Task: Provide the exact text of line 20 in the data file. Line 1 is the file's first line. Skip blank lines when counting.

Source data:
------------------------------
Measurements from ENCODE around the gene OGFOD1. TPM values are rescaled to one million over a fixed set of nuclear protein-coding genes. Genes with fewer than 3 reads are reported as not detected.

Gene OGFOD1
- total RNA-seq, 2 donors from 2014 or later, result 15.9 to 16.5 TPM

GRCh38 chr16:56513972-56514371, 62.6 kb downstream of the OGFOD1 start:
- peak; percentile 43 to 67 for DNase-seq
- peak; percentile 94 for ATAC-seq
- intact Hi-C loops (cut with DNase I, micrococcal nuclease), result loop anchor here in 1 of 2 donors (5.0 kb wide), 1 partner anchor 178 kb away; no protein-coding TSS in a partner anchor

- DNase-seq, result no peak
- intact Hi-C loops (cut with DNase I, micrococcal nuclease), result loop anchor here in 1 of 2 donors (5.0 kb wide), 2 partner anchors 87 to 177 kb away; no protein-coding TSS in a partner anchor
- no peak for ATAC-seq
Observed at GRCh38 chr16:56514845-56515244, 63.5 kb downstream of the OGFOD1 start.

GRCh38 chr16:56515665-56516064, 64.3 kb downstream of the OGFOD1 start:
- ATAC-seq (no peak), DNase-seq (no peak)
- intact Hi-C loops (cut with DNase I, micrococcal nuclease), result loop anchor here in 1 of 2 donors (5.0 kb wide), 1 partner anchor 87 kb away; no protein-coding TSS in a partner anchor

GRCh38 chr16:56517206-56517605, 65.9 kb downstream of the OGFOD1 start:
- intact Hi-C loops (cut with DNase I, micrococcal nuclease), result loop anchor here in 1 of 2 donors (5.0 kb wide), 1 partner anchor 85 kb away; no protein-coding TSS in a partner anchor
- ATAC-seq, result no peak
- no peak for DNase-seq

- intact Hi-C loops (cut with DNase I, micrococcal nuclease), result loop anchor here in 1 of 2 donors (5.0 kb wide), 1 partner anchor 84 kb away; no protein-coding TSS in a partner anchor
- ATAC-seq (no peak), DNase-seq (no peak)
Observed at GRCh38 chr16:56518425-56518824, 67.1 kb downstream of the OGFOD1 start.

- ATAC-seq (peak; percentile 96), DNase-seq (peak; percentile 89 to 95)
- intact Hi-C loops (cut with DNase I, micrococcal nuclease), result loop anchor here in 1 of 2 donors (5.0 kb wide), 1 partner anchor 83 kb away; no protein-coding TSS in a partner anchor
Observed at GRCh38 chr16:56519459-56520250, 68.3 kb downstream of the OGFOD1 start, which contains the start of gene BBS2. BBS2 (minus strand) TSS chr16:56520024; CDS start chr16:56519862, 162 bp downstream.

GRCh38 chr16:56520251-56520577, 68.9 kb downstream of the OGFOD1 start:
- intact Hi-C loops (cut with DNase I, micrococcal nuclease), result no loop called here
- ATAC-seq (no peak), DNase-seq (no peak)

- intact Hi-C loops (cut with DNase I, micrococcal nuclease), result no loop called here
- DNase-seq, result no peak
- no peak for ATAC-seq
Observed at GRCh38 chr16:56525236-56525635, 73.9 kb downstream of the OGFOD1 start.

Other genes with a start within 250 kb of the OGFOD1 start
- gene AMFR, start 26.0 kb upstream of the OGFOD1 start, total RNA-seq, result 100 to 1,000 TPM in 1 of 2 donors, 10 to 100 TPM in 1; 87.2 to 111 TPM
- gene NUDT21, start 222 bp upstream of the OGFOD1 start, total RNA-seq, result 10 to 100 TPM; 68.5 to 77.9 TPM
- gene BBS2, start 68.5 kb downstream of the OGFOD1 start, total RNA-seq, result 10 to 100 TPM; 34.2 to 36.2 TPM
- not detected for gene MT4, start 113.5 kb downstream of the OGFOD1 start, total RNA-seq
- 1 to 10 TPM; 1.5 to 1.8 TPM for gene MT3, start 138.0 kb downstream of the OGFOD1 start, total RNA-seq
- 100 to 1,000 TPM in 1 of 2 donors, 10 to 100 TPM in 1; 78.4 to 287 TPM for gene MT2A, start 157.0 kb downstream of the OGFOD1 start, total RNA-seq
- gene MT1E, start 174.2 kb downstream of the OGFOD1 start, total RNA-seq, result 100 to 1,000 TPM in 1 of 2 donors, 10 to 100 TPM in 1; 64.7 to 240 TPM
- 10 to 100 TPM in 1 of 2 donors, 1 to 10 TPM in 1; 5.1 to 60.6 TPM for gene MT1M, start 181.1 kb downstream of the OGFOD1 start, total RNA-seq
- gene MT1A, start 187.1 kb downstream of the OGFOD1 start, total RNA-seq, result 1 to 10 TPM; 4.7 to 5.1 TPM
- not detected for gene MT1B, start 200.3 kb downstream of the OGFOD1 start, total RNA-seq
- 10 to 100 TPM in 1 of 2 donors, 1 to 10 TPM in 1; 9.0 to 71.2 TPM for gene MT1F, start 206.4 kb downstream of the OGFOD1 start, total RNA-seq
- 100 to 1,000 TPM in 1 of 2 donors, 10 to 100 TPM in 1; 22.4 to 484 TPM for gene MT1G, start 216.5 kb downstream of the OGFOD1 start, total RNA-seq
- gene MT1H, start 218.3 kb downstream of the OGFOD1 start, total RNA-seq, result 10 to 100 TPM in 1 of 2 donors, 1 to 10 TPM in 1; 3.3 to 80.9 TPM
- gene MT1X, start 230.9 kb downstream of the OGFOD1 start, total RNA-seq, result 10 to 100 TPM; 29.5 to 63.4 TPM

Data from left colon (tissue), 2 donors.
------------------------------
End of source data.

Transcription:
- ATAC-seq (no peak), DNase-seq (no peak)